Background & aims: Malnutrition is highly prevalent and resistant to intervention following hip fracture. This study investigated the impact of individualised versus multidisciplinary nutritional care on nutrition intake and outcomes in patients admitted to a metropolitan hospital acute hip fracture unit.
Methods: A prospective, controlled before and after comparative interventional study aligning to the CONSORT guidelines for pragmatic clinical trials. Randomly selected patients receiving individualised nutritional care (baseline) were compared with post-interventional patients receiving a new model of nutritional care promoting nutrition as a medicine, multidisciplinary nutritional care, foodservice enhancements, and improved nutrition knowledge and awareness. Malnutrition was diagnosed using the Academy of Nutrition and Dietetics criteria.
Results: Fifty-eight weighed food records were available for each group across a total of 82 patients (n = 44, n = 38). Group demographics were not significantly different with predominantly community dwelling (72%), elderly (82.2 years), female (70%), malnourished (51.0%) patients prone to co-morbidities (median 5) receiving early surgical intervention (median D1). Multidisciplinary nutritional care reduced intake barriers and increased total 24-h energy (6224 vs. 2957 kJ; p < 0.001) and protein (69.0 vs. 33.8 g; p < 0.001) intakes, reduced nutritional deterioration over admission (5.4 vs. 20.5%; p = 0.049), and increased discharge directly back to the community setting (48.0 vs. 17.6%; p = 0.012). Trends suggested a reduction in median length of stay (D13 vs. D14). Inpatient mortality remained low across groups (5.2%, 2.3%).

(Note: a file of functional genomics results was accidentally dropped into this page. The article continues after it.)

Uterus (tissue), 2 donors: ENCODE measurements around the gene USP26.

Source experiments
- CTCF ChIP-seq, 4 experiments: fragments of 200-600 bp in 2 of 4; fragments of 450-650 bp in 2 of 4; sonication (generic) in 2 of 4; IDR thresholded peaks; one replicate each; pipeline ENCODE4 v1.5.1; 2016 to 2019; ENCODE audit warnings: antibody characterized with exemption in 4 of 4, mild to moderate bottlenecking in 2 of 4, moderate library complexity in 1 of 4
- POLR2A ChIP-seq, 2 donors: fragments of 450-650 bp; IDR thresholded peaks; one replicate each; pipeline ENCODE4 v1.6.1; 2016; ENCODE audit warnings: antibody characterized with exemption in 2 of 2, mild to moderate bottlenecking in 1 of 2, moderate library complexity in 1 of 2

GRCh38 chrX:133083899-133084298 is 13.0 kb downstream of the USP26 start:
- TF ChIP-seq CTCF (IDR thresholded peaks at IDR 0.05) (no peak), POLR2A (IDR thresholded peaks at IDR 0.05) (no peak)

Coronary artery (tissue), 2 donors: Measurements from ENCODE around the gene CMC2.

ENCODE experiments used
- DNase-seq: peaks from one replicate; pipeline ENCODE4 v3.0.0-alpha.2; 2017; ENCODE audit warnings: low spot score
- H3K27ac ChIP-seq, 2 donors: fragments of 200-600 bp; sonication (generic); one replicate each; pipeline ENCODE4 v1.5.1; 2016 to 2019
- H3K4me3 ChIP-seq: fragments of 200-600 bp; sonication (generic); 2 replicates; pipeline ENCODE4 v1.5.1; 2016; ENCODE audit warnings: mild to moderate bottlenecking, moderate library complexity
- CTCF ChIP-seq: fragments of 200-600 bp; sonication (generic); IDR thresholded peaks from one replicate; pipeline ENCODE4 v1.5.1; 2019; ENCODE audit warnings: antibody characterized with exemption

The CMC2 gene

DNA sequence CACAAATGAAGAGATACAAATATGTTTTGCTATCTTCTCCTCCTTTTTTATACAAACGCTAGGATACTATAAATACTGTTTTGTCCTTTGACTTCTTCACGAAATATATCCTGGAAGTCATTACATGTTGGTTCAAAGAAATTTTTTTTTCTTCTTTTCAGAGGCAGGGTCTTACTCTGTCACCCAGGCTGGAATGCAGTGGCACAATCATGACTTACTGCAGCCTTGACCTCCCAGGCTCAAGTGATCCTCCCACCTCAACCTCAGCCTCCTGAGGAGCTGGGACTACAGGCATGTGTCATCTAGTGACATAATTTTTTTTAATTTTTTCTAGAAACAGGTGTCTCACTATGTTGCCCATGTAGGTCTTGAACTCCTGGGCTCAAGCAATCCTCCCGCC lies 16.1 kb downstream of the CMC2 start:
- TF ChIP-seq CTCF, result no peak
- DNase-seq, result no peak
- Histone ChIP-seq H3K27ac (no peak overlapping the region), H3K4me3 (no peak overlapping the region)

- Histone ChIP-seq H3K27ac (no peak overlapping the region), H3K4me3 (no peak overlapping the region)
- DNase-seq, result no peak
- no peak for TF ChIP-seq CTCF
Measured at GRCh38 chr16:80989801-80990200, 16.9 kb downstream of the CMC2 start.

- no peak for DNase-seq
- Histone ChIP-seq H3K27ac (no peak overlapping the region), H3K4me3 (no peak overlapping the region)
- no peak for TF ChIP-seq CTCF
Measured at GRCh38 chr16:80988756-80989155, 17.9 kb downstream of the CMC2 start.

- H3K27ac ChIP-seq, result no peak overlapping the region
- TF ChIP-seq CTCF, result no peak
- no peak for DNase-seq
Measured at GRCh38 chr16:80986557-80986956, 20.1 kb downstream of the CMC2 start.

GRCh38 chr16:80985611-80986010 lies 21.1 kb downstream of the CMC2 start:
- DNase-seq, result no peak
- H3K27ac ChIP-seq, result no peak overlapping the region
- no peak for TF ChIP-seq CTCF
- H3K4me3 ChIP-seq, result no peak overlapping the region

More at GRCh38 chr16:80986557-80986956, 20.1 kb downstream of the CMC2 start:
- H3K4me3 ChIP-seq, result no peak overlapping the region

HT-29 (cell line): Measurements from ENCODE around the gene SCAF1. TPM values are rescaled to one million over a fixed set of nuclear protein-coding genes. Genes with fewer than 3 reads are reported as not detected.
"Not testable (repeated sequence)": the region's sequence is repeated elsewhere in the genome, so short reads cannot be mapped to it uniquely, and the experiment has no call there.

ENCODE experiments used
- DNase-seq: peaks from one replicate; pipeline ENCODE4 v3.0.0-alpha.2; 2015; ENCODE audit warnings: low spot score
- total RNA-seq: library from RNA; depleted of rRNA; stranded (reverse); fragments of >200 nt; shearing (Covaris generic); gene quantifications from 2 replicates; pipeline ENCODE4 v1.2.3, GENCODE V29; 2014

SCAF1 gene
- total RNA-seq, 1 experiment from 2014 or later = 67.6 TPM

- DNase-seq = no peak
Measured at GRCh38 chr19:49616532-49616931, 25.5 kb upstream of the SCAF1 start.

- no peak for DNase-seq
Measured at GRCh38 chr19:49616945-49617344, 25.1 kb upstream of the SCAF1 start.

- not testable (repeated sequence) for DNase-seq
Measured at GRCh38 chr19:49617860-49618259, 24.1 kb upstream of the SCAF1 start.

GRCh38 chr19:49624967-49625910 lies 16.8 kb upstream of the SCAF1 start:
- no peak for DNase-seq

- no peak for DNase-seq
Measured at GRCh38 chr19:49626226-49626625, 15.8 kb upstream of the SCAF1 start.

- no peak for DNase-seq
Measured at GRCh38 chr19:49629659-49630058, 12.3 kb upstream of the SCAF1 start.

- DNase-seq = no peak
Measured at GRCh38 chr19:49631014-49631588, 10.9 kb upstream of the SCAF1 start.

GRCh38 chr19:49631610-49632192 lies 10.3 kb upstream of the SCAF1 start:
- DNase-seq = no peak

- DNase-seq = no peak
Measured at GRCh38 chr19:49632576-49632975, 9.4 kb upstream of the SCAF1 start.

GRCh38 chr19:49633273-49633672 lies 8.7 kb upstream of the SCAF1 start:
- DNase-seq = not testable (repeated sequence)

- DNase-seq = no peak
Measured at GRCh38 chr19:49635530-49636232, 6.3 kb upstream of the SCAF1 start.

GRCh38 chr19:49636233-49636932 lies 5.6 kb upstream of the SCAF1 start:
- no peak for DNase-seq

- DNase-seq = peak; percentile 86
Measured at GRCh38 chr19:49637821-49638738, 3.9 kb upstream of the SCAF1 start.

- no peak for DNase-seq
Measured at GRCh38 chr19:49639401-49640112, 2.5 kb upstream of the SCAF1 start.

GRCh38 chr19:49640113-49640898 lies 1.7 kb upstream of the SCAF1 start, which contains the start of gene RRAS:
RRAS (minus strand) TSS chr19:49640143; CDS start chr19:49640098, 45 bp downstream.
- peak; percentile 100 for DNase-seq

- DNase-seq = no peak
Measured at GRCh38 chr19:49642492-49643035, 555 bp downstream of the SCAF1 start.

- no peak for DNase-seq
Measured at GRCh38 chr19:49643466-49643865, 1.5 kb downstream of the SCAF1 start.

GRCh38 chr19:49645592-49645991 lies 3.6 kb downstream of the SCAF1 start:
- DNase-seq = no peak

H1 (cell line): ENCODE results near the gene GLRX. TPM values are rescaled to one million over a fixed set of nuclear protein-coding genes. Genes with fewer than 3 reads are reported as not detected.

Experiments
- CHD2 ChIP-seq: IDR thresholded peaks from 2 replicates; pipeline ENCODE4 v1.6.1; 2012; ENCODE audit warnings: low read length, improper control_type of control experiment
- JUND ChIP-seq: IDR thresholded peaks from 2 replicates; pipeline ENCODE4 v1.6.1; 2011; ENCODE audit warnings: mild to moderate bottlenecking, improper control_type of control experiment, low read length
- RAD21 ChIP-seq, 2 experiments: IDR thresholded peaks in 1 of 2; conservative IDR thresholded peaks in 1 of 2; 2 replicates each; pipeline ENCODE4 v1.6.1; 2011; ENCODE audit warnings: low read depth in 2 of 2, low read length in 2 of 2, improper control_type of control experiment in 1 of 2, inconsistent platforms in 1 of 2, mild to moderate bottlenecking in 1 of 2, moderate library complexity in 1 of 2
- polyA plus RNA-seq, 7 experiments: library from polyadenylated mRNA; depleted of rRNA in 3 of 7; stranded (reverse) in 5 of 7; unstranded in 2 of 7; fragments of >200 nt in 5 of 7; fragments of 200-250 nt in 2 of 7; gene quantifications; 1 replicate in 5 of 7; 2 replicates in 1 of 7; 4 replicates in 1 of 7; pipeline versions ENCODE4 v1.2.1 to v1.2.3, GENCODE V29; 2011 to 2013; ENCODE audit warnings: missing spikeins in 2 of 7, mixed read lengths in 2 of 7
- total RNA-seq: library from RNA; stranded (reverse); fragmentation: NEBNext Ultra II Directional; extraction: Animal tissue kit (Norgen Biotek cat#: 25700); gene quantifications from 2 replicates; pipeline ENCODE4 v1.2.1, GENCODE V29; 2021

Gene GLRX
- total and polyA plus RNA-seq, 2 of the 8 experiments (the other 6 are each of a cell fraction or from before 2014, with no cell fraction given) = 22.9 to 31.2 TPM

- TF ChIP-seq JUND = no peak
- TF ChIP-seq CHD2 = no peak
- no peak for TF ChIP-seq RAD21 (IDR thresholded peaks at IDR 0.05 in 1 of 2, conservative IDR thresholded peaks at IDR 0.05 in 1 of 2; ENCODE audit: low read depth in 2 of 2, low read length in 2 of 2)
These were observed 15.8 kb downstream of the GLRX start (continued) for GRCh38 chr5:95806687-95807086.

Conclusions: Multidisciplinary nutritional care improves nutrition intake and outcomes in acute hip fracture inpatients. Similar pragmatic study designs should be considered in other elderly inpatient populations perceived resistant to nutritional intervention.
Keywords: Elderly; Hip fractures; Hospitals; Malnutrition; Pragmatic.
Copyright © 2013 Elsevier Ltd and European Society for Clinical Nutrition and Metabolism. All rights reserved.